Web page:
It should be no bouquet of flowers for Sterling that they’ve used arbitration to hold off settling the various charges for almost a decade by now. Or that plenty of other companies also, regrettably, struggle with reports of gender issues. This is Sterling Jewelers, after all, the parent company of various brands, including Kay Jewelers – whose slogan is “Every kiss begins with Kay.” We should be thinking about romance, weddings, innocence, white dresses, and not female employees being groped.

Studies that have pitted male mice in battle have found that winning increases the secretion of testosterone and invites risk-taking. Winning makes the superior mice welcome returning to the place of their previous conquests. When asked if he was a man or a mouse, Groucho Marx said: “Give me a piece of cheese and you’ll find out.” Mark Light commands a salary of over $3.5 million and stock awards that exceed $4 million, but I guess that’s not enough to keep him from heading for the pool.

Best Supporting Roles in Oscar Awards Snafu

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Wow, can you believe how the 89th Academy Awards show climaxed with the wrong winner for Best Picture getting announced from the stage? Warren Beatty clearly couldn’t. Three times, at least, as Beatty stood there, looking puzzled, with an opened red envelope in hand, fear stretched his mouth wider. Throw in a gulp, a skeptical smile, and what’s a guy to do? As anybody who’s ever worked a job knows, the moment disaster strikes the key is to hand off responsibility for the disaster to somebody else.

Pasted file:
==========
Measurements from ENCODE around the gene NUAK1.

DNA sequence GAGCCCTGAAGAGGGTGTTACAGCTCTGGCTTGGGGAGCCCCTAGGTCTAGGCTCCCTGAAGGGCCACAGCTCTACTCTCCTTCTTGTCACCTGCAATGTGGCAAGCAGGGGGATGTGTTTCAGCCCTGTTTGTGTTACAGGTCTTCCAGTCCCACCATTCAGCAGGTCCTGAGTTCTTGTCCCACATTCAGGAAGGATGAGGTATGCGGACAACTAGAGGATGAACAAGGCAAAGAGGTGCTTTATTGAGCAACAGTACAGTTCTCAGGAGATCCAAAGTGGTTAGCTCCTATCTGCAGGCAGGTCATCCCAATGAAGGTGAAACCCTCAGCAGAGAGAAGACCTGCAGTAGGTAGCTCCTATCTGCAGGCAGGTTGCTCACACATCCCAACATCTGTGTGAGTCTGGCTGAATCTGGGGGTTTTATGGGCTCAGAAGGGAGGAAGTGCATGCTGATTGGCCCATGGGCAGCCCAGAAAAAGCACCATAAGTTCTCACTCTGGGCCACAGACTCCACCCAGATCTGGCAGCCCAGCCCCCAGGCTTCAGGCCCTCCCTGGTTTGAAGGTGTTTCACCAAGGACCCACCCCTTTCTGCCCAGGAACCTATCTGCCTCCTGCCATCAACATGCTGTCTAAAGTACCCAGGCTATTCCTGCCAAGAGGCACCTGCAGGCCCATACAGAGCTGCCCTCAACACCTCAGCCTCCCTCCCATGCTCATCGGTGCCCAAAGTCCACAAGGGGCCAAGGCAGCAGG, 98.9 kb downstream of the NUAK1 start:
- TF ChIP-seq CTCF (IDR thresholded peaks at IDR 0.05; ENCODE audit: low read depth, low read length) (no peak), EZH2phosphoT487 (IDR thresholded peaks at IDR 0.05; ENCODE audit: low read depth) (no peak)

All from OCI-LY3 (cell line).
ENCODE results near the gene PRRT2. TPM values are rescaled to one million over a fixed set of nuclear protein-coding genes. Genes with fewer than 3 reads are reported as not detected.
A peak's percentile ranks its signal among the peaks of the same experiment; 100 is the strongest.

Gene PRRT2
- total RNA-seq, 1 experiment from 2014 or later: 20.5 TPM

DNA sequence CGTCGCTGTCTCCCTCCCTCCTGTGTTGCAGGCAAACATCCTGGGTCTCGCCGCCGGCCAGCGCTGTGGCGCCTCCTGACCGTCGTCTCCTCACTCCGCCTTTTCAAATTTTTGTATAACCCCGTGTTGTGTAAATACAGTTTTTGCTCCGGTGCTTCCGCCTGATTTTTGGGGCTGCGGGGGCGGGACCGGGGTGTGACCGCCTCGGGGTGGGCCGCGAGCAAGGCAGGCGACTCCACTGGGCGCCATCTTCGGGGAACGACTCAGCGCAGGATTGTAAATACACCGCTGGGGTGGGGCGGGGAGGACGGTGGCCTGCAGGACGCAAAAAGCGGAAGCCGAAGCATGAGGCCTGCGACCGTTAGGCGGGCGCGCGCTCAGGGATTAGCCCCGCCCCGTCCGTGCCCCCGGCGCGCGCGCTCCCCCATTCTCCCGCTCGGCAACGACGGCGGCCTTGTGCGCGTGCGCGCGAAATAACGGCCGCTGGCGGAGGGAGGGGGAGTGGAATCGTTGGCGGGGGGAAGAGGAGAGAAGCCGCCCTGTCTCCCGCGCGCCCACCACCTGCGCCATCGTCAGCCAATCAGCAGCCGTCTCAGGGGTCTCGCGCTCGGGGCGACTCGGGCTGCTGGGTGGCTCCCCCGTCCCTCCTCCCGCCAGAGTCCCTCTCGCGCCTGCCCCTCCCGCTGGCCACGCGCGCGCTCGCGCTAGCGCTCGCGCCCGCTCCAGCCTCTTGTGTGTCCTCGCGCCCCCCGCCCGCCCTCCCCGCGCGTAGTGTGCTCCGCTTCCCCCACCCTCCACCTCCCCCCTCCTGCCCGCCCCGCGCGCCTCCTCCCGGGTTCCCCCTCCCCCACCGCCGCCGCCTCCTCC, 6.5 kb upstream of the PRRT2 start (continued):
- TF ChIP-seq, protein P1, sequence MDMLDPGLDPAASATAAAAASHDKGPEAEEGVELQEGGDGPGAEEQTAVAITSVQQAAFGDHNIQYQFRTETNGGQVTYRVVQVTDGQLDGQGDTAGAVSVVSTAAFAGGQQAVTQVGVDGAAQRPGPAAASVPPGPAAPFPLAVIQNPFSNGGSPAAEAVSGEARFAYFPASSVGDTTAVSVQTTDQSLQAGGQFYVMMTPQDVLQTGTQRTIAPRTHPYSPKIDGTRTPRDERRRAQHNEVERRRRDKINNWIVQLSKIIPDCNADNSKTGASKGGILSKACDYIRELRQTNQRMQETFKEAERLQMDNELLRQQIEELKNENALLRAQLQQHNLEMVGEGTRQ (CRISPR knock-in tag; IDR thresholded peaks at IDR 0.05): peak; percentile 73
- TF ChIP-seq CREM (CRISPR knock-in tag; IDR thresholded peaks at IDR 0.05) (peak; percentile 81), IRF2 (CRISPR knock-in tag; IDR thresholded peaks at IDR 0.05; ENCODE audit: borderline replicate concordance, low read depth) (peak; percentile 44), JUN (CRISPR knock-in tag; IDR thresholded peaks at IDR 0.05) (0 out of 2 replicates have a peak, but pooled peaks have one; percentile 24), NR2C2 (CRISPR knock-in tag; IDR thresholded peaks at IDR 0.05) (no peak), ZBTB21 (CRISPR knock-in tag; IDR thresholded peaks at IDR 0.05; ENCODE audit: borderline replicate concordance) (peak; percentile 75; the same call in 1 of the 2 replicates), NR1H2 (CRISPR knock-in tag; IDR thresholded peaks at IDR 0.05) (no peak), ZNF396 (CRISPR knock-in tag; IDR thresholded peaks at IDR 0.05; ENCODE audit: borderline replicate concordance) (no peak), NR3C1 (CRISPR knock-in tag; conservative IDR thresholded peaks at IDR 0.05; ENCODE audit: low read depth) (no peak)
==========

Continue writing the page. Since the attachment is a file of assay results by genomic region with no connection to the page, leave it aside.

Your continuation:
Bonnie and Clyde co-star Faye Dunaway thought Beatty was kidding around, when he was actually trying to make a get-away. “You’re impossible,” Dunaway told Beatty as many in the crowd may have had the same thought I did: is Beatty feeling his age, had a few drinks – what’s going on? “Come on,” Dunaway then added, sealing her fate. Beatty hands her the suspect envelope, and she announces “La La Land!” without even taking a serious look at the card inside the by-now infamous envelope.

“La La Land!” Dunaway declared with a big smile, reinforcing happiness’s primary downside: bliss often tends to make you sloppy with the details. The upside is that happiness symbolically involves hugging the moment that fulfillment happens, and soon the La La Land team was on stage, with a trio of producers launching into acceptance speeches.  Meanwhile, the script for the final award of the evening was being hastily revised. With a guy with a headset on suddenly stage center, conferring with others behind him, La La Land producer Fred Berger got the word.

Eyebrow arched in disbelief, Berger suddenly lapses into “We lost by the way,” shrugs, and manages a faux smile. Besides Berger, another guy in a tux isn’t as gracious. Anger permeates his face. Meanwhile, Emma Stone can be seen mouthing the words, “Oh, my God.”